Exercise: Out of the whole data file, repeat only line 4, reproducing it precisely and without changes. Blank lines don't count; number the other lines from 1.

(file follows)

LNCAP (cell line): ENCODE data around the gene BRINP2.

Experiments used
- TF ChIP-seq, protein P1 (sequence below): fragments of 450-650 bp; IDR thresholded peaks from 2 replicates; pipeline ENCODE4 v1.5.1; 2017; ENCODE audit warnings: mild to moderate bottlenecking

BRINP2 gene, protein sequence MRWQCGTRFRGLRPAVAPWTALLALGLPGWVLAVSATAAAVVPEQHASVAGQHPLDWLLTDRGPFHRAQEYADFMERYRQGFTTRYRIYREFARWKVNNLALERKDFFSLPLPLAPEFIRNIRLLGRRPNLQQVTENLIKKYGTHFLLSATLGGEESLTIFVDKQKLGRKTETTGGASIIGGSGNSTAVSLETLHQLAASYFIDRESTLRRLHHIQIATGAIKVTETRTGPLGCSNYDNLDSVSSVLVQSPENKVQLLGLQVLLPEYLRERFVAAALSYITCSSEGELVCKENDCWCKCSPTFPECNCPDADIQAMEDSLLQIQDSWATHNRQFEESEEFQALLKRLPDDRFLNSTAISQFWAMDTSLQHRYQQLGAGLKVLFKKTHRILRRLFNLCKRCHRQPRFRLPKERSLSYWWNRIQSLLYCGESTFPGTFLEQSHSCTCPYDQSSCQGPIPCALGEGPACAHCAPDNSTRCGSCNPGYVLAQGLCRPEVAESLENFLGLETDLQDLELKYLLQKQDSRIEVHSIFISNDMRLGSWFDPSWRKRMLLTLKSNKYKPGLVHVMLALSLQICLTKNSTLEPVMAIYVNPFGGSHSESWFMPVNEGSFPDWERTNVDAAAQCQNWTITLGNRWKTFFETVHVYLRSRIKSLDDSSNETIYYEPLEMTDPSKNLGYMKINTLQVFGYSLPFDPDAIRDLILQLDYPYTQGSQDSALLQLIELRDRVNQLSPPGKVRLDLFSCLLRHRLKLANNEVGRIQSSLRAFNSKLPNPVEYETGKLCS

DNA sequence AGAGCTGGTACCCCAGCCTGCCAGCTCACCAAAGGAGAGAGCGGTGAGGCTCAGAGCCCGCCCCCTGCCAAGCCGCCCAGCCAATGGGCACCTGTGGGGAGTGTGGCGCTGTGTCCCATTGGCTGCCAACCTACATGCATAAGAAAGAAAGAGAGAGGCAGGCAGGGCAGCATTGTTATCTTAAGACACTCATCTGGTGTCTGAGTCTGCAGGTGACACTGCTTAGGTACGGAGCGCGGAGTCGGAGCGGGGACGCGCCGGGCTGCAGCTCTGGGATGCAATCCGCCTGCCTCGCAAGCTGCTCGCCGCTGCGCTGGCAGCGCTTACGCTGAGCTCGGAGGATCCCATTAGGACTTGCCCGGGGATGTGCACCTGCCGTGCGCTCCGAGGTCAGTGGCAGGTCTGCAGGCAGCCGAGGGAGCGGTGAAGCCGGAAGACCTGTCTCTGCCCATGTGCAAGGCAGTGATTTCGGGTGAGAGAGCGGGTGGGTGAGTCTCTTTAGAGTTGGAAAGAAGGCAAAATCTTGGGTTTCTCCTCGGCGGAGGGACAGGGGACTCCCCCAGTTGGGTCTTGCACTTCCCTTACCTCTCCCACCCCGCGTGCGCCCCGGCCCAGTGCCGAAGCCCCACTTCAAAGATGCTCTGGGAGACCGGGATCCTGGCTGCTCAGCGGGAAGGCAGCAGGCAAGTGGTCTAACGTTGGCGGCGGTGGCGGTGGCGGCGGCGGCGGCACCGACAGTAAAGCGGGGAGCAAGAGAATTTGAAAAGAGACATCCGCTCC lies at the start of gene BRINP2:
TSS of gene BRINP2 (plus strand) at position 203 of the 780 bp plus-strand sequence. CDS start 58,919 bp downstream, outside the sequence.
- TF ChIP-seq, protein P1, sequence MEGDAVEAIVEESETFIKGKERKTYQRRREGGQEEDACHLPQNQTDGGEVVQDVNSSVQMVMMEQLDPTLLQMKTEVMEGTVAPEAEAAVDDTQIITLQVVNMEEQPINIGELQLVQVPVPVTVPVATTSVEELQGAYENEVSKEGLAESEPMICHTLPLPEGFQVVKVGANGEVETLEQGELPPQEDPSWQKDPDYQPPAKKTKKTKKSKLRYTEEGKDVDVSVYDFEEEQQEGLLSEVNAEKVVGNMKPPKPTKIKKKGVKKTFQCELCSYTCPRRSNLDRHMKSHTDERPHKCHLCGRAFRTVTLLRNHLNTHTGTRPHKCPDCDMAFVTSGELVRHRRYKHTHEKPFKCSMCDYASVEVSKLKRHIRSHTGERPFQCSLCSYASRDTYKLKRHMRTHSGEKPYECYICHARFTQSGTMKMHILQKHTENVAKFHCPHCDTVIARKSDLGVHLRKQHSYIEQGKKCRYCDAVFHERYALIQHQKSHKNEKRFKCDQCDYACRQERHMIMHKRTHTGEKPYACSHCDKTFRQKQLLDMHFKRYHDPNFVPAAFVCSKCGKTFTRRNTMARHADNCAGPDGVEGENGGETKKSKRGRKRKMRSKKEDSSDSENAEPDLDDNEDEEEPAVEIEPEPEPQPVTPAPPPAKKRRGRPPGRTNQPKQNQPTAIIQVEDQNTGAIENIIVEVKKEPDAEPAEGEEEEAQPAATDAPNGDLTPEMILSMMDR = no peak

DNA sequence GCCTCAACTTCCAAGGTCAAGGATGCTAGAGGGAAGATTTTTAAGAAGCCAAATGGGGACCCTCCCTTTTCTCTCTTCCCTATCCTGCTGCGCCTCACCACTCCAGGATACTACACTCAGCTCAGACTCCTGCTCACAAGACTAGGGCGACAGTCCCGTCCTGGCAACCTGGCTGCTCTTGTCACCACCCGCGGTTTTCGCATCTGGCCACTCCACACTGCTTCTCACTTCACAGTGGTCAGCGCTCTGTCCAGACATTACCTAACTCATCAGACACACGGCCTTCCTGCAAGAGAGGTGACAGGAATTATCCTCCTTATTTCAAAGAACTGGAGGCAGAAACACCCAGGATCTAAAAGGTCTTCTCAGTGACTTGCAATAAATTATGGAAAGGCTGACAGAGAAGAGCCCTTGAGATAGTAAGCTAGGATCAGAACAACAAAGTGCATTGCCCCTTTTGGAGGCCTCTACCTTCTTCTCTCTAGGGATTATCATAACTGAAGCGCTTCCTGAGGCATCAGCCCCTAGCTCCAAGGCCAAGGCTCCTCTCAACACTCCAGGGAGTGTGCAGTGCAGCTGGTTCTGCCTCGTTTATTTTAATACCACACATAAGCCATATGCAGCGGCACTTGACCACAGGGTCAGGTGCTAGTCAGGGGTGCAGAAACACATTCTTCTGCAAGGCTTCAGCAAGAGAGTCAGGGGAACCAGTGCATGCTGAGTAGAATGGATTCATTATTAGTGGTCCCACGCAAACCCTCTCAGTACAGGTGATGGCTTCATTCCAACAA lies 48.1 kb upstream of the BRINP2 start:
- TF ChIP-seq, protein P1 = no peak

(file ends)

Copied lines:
BRINP2 gene, protein sequence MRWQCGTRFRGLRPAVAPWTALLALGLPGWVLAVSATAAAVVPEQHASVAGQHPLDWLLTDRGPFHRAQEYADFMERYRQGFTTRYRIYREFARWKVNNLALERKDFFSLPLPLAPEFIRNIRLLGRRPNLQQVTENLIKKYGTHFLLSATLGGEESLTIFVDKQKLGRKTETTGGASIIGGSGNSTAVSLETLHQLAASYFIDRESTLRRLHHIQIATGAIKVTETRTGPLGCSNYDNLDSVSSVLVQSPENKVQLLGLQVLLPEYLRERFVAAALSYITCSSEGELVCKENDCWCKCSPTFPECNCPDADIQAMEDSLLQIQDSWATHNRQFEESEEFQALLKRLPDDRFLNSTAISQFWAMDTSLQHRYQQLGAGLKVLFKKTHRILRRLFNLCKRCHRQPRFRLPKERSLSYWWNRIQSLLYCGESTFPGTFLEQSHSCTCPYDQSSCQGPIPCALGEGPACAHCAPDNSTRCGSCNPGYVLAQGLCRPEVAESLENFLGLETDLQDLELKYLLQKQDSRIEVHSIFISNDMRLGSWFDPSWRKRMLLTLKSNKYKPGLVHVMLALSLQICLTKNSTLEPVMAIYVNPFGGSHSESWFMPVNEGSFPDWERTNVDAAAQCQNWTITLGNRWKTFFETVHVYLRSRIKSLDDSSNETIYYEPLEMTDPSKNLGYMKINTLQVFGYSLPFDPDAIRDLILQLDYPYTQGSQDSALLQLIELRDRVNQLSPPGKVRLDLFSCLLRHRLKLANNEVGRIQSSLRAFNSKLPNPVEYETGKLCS